In 1980, CEOs of major companies made an average of 42 times more money than the typical worker, but since 2000, CEOs have made an average of 350 times more than their typical employee, according to testimony submitted to the Senate budget committee by Sarah Anderson of the Institute for Policy Studies. The wage gap ballooned in the 1990s, when employee wages stagnated and executive pay exploded as more companies offered their CEOs compensation in stock.

Anderson told the budget committee that, over the past few decades, jobs were outsourced to other countries while millions of others were turned into low-wage, part-time work without benefits, leaving families across the country vulnerable when the pandemic hit. Even with COVID relief from the government, millions of families have gone hungry during the pandemic, and nearly one in five of renters fell behind on rent within nine months.

“This growing pay divide has been a significant driver of gender and racial disparities,” Anderson said in her prepared remarks. “Women and people of color make up a disproportionately large share of today’s low-wage workers and a distressingly tiny share of corporate leaders.”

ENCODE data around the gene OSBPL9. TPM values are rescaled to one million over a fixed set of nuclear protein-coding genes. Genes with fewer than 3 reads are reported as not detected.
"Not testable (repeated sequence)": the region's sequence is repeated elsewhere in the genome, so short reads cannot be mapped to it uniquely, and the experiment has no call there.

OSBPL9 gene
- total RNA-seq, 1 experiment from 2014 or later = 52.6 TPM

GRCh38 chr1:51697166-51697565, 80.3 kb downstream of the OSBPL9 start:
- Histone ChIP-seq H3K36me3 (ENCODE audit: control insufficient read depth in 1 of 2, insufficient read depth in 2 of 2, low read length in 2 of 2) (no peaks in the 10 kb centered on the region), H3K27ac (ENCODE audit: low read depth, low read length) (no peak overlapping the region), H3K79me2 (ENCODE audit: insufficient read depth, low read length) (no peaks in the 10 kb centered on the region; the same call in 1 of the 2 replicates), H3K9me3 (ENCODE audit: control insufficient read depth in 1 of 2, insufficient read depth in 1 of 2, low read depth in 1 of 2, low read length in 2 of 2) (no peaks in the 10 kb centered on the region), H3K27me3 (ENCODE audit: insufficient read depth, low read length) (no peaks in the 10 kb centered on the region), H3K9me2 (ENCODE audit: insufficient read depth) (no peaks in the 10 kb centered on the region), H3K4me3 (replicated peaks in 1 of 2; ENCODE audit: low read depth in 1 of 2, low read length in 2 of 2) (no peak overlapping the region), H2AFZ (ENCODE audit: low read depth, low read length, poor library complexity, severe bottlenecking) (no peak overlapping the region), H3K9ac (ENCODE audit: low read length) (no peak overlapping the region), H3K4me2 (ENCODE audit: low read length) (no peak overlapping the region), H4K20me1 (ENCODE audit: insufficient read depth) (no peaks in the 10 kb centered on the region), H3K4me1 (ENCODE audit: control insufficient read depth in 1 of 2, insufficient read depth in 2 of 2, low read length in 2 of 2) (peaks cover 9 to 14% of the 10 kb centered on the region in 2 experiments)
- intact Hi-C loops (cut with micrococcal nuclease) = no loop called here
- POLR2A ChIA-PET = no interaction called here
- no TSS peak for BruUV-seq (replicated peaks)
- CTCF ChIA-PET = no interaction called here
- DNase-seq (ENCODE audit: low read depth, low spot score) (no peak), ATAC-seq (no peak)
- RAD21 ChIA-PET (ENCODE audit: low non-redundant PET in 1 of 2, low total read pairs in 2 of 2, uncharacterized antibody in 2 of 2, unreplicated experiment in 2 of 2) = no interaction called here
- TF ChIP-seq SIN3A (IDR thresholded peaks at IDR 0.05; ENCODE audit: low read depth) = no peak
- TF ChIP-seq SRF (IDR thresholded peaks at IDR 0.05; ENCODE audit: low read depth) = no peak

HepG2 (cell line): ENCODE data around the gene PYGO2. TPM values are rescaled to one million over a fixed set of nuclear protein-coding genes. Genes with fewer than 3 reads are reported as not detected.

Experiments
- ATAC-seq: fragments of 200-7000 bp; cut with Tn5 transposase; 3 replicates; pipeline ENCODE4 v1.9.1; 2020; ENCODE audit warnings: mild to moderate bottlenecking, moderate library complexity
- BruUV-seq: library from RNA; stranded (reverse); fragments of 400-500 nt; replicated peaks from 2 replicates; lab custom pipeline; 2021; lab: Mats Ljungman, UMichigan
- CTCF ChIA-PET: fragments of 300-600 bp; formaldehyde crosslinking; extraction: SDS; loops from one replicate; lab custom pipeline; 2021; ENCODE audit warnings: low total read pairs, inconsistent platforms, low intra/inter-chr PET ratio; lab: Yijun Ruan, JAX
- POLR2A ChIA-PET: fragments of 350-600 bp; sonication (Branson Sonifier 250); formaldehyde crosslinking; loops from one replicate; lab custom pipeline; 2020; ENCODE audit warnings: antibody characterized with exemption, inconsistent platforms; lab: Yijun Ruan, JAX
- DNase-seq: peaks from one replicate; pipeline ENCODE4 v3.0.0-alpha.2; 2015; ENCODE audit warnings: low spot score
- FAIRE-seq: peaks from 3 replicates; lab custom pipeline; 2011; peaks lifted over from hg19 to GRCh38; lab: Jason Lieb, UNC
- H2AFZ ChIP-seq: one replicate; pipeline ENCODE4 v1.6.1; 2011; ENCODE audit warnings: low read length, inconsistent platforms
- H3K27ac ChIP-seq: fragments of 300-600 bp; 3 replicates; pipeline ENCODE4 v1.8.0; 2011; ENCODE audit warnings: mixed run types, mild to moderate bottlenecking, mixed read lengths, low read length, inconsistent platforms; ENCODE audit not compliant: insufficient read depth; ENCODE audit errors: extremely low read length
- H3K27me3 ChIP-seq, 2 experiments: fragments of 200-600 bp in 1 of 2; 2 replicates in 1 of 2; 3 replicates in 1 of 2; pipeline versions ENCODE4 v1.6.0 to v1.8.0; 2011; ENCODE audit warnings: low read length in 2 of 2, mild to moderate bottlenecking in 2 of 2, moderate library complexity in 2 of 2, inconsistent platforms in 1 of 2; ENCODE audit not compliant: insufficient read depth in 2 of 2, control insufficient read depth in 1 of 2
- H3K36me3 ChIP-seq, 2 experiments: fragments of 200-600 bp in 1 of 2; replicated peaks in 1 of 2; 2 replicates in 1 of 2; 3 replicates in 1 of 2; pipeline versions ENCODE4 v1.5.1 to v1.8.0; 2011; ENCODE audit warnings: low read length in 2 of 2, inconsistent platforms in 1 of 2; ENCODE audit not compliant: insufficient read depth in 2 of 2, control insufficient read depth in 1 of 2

Nearly 80 percent of S&P 500 companies paid their CEO more than 100 times the median salary for their average worker in 2018, and nearly 10 percent had median pay below the federal poverty line for a family of four, according to Anderson. At the 50 publicly traded U.S. corporations with the widest pay gaps, the typical employee would have to work at least 1,000 years to earn what their CEO does annually.

Under the Tax Excessive CEO Pay Act, the legislation introduced by Sanders, Sen. Elizabeth Warren and two other senators this week, corporations that pay their top executives between 50 and 100 times the median salary offered to typical workers would see a 0.5 percent increase in their federal taxes. Taxes increase as the pay gap widens, with a maximum 5 percent tax increase applied to companies that pay executives 500 times what the average worker is paid. If Walmart, for example, refused to transfer wealth from executives to workers, the company would have paid up to $854.9 million more taxes last year under the legislation.